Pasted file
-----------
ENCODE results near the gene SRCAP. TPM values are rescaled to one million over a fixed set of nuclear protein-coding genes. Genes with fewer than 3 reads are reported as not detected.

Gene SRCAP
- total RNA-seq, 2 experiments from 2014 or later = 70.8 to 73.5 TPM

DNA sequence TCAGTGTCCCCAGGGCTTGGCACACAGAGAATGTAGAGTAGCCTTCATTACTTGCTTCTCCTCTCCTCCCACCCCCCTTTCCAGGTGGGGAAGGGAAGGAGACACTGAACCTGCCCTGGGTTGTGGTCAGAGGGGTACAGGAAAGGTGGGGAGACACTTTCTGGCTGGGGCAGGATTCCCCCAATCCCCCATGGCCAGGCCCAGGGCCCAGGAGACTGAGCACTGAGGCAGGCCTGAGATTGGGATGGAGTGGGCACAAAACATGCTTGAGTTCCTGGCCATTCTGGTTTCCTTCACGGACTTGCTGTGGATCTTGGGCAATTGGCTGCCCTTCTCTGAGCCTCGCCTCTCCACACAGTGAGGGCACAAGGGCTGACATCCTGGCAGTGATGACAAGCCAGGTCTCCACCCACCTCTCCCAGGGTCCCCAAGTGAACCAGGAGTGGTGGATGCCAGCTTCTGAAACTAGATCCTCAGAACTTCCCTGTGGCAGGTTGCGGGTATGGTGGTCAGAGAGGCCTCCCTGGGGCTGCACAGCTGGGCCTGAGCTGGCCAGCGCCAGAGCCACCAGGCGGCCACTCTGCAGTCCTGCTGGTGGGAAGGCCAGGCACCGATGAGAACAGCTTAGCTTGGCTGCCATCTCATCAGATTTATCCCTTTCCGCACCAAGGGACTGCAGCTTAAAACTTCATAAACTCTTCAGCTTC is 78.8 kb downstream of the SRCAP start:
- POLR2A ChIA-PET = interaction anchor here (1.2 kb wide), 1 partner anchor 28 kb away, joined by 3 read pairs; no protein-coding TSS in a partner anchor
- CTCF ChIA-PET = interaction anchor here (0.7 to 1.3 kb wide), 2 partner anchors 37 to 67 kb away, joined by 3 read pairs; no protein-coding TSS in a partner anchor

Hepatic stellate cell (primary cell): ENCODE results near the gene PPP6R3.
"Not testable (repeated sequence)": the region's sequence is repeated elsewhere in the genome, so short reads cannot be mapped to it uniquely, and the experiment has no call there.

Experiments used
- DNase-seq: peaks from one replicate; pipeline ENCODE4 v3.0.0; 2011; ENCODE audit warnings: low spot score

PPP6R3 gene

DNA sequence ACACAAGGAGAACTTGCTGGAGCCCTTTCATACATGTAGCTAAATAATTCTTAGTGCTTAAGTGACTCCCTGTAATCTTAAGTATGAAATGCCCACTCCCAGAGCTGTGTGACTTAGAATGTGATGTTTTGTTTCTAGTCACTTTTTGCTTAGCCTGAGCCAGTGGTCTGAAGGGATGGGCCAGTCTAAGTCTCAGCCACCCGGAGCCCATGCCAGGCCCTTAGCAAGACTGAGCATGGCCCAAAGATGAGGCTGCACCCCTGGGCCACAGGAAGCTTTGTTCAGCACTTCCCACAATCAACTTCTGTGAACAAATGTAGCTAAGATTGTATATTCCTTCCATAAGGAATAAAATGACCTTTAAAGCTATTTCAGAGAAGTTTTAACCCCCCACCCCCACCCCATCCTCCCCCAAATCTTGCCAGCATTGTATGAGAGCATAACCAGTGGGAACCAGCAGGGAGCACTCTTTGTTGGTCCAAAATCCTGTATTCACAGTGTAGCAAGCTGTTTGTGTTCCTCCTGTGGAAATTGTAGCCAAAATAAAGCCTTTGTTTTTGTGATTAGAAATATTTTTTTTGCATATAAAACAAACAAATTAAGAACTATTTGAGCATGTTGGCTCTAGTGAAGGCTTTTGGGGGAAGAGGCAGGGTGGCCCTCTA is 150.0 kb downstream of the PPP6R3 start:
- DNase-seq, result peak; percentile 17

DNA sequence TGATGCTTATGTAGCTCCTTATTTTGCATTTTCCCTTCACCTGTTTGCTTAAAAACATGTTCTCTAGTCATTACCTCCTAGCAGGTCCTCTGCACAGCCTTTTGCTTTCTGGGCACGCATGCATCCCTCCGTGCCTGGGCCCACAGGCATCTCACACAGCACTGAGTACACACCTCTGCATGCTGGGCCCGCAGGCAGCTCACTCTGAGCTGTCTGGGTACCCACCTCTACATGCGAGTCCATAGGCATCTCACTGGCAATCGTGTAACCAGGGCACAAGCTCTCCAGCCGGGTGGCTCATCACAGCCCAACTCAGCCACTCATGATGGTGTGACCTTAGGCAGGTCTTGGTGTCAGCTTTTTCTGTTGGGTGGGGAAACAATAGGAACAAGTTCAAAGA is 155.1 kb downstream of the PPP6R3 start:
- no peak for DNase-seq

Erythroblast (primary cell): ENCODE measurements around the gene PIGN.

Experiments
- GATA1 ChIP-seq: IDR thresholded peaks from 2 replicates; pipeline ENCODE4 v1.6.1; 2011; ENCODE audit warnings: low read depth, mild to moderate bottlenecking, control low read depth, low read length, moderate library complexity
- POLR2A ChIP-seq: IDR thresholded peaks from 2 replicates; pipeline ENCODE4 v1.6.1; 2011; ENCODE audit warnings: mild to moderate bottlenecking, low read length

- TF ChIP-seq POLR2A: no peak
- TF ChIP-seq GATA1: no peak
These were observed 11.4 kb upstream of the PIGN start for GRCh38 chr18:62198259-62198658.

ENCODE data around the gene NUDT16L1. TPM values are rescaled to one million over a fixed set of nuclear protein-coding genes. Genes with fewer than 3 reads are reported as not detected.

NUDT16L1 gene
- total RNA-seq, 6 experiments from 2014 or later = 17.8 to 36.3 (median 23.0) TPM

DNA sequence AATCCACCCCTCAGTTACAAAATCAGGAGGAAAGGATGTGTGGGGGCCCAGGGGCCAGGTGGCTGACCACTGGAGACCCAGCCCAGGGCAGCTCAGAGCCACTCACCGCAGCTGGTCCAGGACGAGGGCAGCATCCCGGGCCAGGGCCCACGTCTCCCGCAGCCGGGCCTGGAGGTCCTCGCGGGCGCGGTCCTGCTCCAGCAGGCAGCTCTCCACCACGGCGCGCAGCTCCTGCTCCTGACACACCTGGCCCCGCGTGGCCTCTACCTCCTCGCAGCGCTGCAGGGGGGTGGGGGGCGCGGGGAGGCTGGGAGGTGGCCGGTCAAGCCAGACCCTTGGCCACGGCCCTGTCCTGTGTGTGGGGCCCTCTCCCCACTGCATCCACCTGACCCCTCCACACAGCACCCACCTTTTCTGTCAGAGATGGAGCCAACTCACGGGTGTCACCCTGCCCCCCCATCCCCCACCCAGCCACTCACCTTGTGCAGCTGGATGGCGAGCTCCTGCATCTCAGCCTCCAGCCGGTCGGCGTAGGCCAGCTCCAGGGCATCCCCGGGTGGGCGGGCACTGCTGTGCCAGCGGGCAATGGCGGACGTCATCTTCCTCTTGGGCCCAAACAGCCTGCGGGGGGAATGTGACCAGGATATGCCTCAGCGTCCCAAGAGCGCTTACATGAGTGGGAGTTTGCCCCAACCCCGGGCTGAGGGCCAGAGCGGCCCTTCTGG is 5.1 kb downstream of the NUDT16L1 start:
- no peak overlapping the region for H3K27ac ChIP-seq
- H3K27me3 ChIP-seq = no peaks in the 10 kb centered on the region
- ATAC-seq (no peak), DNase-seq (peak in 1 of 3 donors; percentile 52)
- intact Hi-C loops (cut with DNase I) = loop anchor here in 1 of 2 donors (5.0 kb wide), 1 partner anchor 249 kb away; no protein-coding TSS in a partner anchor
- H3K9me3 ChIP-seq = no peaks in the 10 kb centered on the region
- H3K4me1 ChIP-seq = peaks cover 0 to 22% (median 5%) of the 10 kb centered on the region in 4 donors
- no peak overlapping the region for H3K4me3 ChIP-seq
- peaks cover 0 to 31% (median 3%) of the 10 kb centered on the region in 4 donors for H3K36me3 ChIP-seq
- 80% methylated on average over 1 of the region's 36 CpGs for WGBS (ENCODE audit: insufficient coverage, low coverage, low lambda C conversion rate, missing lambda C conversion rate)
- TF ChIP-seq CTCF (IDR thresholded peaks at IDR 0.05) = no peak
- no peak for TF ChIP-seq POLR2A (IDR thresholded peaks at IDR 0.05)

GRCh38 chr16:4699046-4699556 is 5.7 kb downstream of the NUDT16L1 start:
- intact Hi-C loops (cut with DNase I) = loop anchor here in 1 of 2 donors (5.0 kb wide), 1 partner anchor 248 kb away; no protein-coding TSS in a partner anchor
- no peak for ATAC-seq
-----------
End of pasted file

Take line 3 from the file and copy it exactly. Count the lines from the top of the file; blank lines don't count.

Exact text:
- total RNA-seq, 2 experiments from 2014 or later = 70.8 to 73.5 TPM